Google just acquired Angstro and hired its co-founder Rohit Khare. Khare will help Google create its new social network.Â Last December, Khare warned about the growing lack of privacy online [excerpt]: “When RockYou can stash 32 million passwords in the clear; when RapLeaf can index 600 million email accounts; and when Intelius can go public by buying 100 million profile pages; then our social networks have traded away our privacy for mere â€œprivacy theater.â€…none of the social networks that weâ€™ve integrated with has an API for reading email addresses â€” but all of them have no problem asking you to â€œInvite your friends!â€Â After all, most social networks remain hypocritical enough to phish passwords to other social networks themselves as soon as they ask you to â€œInvite your friendsâ€ for their own viral growth!
Putting aside the hypocrisy of phishing passwords to scrape those friendsâ€™ email addresses in the first place, the subtler flaw is that social networks are more than happy to search their member database for those addresses to share a list of suggested friends. Thatâ€™s how a Rapleaf could take a mailing list, pretend that those are all friends of theirs, and slowly accumulate a â€œreverse phonebookâ€ that maps emails to social network profiles.”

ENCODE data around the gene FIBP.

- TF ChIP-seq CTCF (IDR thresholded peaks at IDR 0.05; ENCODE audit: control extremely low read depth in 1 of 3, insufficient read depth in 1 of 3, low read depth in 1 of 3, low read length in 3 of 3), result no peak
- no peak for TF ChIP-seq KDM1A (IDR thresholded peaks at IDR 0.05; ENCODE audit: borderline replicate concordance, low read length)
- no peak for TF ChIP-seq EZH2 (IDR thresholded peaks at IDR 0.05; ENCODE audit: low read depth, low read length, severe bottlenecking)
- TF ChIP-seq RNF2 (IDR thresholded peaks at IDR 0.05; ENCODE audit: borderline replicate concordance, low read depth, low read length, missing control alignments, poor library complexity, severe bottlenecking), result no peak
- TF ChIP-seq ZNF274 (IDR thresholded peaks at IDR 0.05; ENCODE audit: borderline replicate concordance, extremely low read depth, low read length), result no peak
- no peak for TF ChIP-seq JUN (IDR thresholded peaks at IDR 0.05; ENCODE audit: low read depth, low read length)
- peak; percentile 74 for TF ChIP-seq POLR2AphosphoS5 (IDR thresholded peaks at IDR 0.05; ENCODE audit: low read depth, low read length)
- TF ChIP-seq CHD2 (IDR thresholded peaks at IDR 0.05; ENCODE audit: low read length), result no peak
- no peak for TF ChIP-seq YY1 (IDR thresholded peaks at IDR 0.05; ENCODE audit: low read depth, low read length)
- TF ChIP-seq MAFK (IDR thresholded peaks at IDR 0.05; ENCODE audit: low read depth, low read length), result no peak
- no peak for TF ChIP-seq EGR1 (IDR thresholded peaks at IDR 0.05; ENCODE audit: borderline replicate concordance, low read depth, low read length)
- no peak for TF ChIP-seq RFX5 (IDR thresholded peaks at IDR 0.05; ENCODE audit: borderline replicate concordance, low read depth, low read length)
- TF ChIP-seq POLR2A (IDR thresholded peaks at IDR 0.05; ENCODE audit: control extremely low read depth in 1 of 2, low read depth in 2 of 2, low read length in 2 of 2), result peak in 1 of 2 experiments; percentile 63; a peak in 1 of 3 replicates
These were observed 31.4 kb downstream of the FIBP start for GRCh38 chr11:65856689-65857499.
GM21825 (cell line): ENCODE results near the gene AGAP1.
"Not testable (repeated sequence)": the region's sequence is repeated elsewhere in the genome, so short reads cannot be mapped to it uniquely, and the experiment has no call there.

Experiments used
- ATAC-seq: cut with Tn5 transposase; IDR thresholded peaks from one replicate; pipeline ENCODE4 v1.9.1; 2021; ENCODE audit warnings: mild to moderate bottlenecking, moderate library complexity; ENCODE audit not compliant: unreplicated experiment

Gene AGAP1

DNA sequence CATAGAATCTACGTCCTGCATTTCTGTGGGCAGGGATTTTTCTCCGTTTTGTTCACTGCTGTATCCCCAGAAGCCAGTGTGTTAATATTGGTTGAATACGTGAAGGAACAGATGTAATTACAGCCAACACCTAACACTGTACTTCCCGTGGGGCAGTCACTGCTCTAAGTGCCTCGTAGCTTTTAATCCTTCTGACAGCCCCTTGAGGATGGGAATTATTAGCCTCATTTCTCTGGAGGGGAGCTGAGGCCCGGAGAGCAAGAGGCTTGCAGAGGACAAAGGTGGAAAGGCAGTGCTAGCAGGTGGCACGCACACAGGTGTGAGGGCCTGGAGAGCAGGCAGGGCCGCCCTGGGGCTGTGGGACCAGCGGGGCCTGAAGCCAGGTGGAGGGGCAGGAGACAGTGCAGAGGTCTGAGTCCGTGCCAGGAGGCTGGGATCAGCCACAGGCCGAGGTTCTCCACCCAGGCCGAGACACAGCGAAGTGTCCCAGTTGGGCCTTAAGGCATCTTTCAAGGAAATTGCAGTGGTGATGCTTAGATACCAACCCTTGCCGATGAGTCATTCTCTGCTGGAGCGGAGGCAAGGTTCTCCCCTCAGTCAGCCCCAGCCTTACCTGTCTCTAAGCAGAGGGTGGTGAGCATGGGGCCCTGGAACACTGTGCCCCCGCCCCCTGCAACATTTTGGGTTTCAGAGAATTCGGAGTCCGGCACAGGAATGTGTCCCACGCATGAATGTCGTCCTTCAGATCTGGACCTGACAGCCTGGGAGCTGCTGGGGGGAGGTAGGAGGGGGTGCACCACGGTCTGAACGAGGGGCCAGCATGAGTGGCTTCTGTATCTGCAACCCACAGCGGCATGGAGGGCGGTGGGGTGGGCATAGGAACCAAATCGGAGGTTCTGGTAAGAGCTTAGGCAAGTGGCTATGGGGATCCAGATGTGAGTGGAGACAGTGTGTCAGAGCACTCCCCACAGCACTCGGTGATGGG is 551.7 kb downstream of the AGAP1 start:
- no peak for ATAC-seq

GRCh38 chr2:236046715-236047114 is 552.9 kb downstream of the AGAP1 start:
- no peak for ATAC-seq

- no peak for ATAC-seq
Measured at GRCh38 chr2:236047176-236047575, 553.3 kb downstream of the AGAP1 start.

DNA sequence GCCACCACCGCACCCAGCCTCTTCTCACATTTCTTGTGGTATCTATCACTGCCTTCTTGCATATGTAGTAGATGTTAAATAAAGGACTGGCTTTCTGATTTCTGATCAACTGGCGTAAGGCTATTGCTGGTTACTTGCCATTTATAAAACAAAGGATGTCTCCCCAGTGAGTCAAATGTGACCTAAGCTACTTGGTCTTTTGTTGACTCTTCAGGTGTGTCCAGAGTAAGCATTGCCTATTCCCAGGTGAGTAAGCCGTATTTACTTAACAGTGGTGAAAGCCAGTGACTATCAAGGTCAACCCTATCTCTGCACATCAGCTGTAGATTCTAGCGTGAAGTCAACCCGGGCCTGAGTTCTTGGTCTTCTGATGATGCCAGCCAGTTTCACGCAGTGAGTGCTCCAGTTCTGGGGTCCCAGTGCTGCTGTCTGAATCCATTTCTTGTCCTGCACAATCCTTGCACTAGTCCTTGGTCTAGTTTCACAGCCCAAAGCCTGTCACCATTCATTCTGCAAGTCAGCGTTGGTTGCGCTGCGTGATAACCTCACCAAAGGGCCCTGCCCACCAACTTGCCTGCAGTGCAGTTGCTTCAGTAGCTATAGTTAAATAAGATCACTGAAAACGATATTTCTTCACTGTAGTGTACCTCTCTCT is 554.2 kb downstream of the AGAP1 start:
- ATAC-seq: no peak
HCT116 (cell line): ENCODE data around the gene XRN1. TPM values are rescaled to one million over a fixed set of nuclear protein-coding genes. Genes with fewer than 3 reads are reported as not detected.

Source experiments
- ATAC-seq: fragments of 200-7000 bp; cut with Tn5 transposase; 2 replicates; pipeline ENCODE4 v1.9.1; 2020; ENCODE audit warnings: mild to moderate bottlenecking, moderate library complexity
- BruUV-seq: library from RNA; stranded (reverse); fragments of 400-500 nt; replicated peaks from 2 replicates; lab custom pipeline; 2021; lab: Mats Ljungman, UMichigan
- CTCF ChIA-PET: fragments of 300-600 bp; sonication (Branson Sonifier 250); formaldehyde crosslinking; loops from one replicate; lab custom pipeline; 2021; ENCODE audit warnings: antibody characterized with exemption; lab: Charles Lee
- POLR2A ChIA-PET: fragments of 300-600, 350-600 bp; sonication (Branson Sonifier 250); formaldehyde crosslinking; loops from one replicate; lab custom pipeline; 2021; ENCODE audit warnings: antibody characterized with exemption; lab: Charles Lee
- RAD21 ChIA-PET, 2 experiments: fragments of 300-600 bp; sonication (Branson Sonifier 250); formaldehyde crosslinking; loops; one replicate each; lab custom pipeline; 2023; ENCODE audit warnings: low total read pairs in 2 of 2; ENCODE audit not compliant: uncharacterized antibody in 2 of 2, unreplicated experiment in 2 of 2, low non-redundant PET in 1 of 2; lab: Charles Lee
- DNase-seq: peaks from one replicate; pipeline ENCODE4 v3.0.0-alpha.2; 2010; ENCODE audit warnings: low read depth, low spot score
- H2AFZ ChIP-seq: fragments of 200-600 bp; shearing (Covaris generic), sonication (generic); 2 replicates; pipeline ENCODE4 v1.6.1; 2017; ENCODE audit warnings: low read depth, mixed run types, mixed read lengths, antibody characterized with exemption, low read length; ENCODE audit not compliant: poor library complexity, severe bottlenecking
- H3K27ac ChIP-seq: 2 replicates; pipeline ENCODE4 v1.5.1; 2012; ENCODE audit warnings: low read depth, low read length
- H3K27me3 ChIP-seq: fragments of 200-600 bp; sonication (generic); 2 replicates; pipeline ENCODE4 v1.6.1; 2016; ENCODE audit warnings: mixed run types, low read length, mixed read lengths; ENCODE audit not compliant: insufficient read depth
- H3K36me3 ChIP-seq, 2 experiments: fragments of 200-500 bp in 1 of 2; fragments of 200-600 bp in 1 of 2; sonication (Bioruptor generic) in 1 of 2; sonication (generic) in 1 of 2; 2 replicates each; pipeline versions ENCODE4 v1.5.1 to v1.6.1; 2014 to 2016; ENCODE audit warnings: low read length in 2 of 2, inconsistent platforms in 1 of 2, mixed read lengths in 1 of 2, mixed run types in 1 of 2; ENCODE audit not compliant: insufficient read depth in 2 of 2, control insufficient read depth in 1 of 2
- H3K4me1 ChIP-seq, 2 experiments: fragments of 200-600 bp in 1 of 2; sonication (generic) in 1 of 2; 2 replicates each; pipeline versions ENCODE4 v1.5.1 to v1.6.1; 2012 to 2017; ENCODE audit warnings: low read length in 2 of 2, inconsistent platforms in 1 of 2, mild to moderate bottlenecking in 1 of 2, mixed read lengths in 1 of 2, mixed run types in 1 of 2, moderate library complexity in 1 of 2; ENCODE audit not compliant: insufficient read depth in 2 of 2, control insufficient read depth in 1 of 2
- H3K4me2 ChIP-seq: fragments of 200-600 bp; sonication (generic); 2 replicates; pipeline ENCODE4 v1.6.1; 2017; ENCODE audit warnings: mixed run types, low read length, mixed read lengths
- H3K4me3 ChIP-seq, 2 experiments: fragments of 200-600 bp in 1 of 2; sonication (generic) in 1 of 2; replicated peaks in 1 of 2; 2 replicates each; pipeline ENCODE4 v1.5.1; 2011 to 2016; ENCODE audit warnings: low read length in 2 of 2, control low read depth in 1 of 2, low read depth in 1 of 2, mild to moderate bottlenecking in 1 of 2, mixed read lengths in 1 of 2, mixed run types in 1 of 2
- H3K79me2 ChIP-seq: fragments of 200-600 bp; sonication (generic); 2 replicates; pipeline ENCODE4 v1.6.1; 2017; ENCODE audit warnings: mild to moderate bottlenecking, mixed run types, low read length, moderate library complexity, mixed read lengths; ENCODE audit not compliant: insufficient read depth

Given Google’s own problems addressing consumer privacy, we will be watching closely to see if Khare’s concerns are reflected in what “Google Me” (or whatever their social network gets called) really addresses the problem.Â That will need to include enabling users to control the data used for digital marketing and advertising, as far as we’re concerned.